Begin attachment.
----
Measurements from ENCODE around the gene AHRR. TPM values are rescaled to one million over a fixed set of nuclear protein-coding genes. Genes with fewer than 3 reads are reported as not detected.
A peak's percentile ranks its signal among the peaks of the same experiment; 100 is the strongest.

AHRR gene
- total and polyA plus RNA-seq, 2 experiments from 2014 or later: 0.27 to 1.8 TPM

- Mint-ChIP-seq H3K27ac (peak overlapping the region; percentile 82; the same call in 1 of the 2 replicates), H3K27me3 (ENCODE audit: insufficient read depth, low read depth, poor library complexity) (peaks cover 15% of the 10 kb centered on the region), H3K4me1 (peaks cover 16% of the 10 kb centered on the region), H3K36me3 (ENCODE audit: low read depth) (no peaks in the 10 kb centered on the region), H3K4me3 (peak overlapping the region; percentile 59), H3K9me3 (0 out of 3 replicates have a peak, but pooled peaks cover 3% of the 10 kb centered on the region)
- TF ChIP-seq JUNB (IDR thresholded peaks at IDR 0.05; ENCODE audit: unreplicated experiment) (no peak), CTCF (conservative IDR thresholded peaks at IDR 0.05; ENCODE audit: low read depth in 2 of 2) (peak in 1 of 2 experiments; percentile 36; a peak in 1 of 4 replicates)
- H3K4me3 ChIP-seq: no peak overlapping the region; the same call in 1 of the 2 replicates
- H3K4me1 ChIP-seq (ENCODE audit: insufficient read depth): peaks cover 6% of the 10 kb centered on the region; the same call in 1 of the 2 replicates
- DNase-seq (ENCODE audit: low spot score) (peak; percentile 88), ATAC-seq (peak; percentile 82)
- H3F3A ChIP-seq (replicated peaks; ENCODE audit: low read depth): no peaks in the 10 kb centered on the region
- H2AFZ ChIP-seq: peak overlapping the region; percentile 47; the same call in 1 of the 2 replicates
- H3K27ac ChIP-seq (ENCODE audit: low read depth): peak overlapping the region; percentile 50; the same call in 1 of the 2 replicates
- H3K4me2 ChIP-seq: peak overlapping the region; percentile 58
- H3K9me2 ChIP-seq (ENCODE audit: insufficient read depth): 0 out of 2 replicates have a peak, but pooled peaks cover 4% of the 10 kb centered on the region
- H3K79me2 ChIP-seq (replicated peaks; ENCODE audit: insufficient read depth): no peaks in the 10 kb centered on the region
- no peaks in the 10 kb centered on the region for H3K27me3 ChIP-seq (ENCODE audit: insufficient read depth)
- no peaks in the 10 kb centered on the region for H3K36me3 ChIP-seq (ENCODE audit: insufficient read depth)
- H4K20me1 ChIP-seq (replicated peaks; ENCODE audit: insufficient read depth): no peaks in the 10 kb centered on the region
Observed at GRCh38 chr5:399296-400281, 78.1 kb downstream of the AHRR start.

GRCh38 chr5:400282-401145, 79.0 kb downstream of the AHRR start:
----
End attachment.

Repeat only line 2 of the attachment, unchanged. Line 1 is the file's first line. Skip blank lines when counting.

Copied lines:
A peak's percentile ranks its signal among the peaks of the same experiment; 100 is the strongest.